This tour of Suikersbosrand was much more relaxed than my previous visit, except for the last 30 minutes when I realised that I had not allowed for the time change and the park was about to shut. Despite some nice views of Eland, Bontebok, Black Wildebeest and Zebra, the hot-spot of the visit was the picnic site where an ants’ nest was attracting birds to feed.
Just inside the park gate is a small pond on the left at Google Earth ref; 26 27 48.57S 28 13 17.34E. It is the northern end of a larger damp patch and had some floating weeds that allowed some White-backed Ducks to rest without being blown into the bank by the strong wind.
This was a good start to the day, but I shan’t trouble you with the photograph which will remain in my private collection of shaky, blurry, out-of-focus record shots.
I had come straight from the airport and stopped at the visitor centre car park to get changed out of my uniform. Here I was able to note Grosbeak Weaver, Southern Grey Sparrow and Mountain Wheatear as I tried to wriggle into my safari silks.
As is often the case, the start of the circuit was quiet. The high grass often obscures the view and a chap is limited to birds that flush from the edges of the road; in this case, Cinnamon-breasted Buntings, Orange-throated Longlaws and Ring-necked Doves. Stonechats clung to grass stems and sturdier perches close to the road.
I seldom see mammals before the dam at the bottom of the circuit and Southern Anteating Chats usually appear beyond the water.
A few herds of antelope were seen on the approach to the Holhoek Picnic Site at Google Earth ref; 26 32 26.03S 28 13 34.08E. This rest stop is situated at the bottom of an acacia-covered slope and was easily the hottest spot in the park and should not be missed by birders in Suikersbosrand.
Stone tables and chairs are set out for picnickers and an ants’ nest was overflowing from the base of one of the chairs. This attracted Mocking Cliff-Chats, Cape Robin-chats, Cape Rock-Thrushes and Fiscal Flycatchers to feast on the insects.
This is where I spent most of my time found over 20 species without moving from the picnic table, including the Ashy Tit which was gleaning on the rough bark of a tree there.
A Piping Cisticola picked through the short grass and Rufous-vented Warblers searched for insects through the branches of low bushes.
The light was growing dim now and I had to press on to reach the park gates by chucking out time at 18.00. It was dark by the time I reached the gate just at the top of the hour and a movement caught my eye as the security guard came from his office to see me out. A pair of Barn Owls roost in the thatched roof of the security post and one made a pass through the gate a couple of times before landing on the roof.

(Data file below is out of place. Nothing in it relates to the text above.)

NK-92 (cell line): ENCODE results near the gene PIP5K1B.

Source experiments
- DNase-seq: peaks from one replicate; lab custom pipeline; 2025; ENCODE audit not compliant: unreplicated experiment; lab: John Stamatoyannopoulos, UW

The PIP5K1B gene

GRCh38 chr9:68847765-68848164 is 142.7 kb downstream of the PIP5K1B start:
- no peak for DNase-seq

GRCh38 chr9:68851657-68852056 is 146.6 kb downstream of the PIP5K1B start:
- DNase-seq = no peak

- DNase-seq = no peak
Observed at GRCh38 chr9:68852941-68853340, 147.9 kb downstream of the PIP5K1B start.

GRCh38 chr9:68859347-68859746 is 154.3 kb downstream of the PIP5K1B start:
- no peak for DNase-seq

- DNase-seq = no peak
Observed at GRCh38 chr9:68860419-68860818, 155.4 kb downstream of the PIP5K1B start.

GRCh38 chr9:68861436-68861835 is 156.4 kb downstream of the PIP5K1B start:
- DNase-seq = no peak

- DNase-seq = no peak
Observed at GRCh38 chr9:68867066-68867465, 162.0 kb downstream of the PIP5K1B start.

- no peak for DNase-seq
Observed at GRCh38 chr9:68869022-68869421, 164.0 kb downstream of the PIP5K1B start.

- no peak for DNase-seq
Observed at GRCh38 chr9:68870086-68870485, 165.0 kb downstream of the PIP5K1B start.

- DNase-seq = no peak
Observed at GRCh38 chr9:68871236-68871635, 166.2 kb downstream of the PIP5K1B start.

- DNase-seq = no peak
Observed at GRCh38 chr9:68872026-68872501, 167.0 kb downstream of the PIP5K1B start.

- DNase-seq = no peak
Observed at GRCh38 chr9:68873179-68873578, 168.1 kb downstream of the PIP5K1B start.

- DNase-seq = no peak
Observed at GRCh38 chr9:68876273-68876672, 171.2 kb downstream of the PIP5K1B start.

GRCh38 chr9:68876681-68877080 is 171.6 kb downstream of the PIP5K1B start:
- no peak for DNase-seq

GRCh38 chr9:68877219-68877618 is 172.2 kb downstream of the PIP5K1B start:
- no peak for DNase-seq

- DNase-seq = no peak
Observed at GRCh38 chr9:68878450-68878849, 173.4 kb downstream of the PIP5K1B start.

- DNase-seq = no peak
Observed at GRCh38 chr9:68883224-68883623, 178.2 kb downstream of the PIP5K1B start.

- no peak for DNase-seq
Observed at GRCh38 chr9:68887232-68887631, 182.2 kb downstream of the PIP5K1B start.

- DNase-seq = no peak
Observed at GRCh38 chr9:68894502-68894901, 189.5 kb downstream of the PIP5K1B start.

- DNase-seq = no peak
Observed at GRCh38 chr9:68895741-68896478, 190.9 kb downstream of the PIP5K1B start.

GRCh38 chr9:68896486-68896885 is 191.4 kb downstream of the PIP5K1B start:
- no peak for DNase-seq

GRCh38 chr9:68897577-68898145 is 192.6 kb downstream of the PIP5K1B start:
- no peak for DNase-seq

Bird list for Suikersbosrand; 53
White-backed Duck 10, Yellow-billed Duck 8, Helmeted Guineafowl 30, Swainson’s Francolin 14, Little Grebe 5, Long-tailed Cormorant 1, Cattle Egret 1, Sacred Ibis 8, Hadada Ibis 3, African Spoonbill 1, Black-shouldered Kite 1, Black Crake 1, Eurasian Moorhen 3, Red-knobbed Coot 15, Blacksmith Plover 2, Ring-necked Dove 8, Laughing Dove 4, Barn Owl 2, Speckled Mousebird 8, Black-collared Barbet 2, Common Fiscal 8, Fairy Flycatcher 1, Ashy Tit 1, Black-fronted Bulbul 20, Bar-throated Apalis 2, Piping Cisticola 1, Tawny-flanked Prinia 2, Rufous-vented Warbler 7, Fiscal Flycatcher 13, Kalahari Scrub-Robin 3, Cape Robin-Chat 10, Cape Rock-Thrush 2, Stonechat 40, Southern Anteater Chat 15, Mocking Cliff-Chat 2, Familiar Chat 12, Mountain Wheatear 25, Capped Wheatear 12, Common Myna 2, Cape Wagtail 1, African Pipit 2, Orange-throated Longclaw 4, Cinnamon-breasted Bunting 5, Black-throated Canary 8, Southern Grey-headed Sparrow 4, Yellow-throated Petronia 15, White-browed Sparrow-Weaver 1, Cape Weaver 1, Southern Masked-Weaver 8, Red Bishop 3, Long-tailed Widow 1, Grosbeak Weaver 1, Green-winged Pytilia 2.
A visit to Suikersbosrand will typically describe a circuit of 60kms. The drive is on a one-way road, so the full circuit must be completed once started. The picnic site at Holhoek is about half-way round. The park opens from 07.00 and visitors are required to leave by 18.00. An entrance fee of RSA 20 will give you all day in the park if you wish.
Suikersbosrand can be accessed from the N3 heading south from Johannesburg. Take the R550 west and the north entrance is signposted after 6kms at Google Earth ref; 26 26 16.32S 28 13 10.84E
A previous visit to Suikersbosrand can be seen at the link below;
Visit the dedicated African page for more sites in South Africa.
Birdwatching, Birding, Safari, South Africa.